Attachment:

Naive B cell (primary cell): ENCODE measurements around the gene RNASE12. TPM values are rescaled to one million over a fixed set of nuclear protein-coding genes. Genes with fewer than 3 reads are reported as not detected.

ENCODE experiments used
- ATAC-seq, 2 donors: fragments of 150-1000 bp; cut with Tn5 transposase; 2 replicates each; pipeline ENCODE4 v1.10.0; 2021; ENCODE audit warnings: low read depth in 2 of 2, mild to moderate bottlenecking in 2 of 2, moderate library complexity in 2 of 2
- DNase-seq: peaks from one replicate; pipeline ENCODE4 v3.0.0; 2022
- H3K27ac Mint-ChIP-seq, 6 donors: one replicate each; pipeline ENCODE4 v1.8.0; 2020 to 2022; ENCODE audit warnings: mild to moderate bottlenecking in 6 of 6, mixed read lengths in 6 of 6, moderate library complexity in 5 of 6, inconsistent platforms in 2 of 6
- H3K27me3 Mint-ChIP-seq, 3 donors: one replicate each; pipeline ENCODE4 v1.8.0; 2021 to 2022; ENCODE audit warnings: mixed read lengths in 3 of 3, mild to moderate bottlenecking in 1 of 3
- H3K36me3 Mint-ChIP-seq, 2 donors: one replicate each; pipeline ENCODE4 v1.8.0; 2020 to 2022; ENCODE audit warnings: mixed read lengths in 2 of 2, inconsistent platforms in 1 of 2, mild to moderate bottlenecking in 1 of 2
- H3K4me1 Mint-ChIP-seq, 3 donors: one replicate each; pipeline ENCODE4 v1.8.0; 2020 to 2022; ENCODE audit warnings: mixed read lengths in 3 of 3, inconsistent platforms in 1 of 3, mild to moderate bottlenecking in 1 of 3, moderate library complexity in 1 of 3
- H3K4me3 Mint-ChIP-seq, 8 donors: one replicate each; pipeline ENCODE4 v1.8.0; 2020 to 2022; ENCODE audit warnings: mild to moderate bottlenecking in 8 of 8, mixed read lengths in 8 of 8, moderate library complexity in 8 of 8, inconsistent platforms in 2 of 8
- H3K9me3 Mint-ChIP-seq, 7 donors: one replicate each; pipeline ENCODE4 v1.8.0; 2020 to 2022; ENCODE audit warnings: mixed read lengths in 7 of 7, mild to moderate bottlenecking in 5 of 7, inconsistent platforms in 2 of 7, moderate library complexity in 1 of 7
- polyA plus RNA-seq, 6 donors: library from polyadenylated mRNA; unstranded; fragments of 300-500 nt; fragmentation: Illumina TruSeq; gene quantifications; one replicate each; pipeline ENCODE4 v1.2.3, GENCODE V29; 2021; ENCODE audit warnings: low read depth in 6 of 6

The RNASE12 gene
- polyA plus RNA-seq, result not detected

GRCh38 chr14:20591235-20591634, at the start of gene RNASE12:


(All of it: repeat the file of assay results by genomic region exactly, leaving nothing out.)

Naive B cell (primary cell): ENCODE measurements around the gene RNASE12. TPM values are rescaled to one million over a fixed set of nuclear protein-coding genes. Genes with fewer than 3 reads are reported as not detected.

ENCODE experiments used
- ATAC-seq, 2 donors: fragments of 150-1000 bp; cut with Tn5 transposase; 2 replicates each; pipeline ENCODE4 v1.10.0; 2021; ENCODE audit warnings: low read depth in 2 of 2, mild to moderate bottlenecking in 2 of 2, moderate library complexity in 2 of 2
- DNase-seq: peaks from one replicate; pipeline ENCODE4 v3.0.0; 2022
- H3K27ac Mint-ChIP-seq, 6 donors: one replicate each; pipeline ENCODE4 v1.8.0; 2020 to 2022; ENCODE audit warnings: mild to moderate bottlenecking in 6 of 6, mixed read lengths in 6 of 6, moderate library complexity in 5 of 6, inconsistent platforms in 2 of 6
- H3K27me3 Mint-ChIP-seq, 3 donors: one replicate each; pipeline ENCODE4 v1.8.0; 2021 to 2022; ENCODE audit warnings: mixed read lengths in 3 of 3, mild to moderate bottlenecking in 1 of 3
- H3K36me3 Mint-ChIP-seq, 2 donors: one replicate each; pipeline ENCODE4 v1.8.0; 2020 to 2022; ENCODE audit warnings: mixed read lengths in 2 of 2, inconsistent platforms in 1 of 2, mild to moderate bottlenecking in 1 of 2
- H3K4me1 Mint-ChIP-seq, 3 donors: one replicate each; pipeline ENCODE4 v1.8.0; 2020 to 2022; ENCODE audit warnings: mixed read lengths in 3 of 3, inconsistent platforms in 1 of 3, mild to moderate bottlenecking in 1 of 3, moderate library complexity in 1 of 3
- H3K4me3 Mint-ChIP-seq, 8 donors: one replicate each; pipeline ENCODE4 v1.8.0; 2020 to 2022; ENCODE audit warnings: mild to moderate bottlenecking in 8 of 8, mixed read lengths in 8 of 8, moderate library complexity in 8 of 8, inconsistent platforms in 2 of 8
- H3K9me3 Mint-ChIP-seq, 7 donors: one replicate each; pipeline ENCODE4 v1.8.0; 2020 to 2022; ENCODE audit warnings: mixed read lengths in 7 of 7, mild to moderate bottlenecking in 5 of 7, inconsistent platforms in 2 of 7, moderate library complexity in 1 of 7
- polyA plus RNA-seq, 6 donors: library from polyadenylated mRNA; unstranded; fragments of 300-500 nt; fragmentation: Illumina TruSeq; gene quantifications; one replicate each; pipeline ENCODE4 v1.2.3, GENCODE V29; 2021; ENCODE audit warnings: low read depth in 6 of 6

The RNASE12 gene
- polyA plus RNA-seq, result not detected

GRCh38 chr14:20591235-20591634, at the start of gene RNASE12: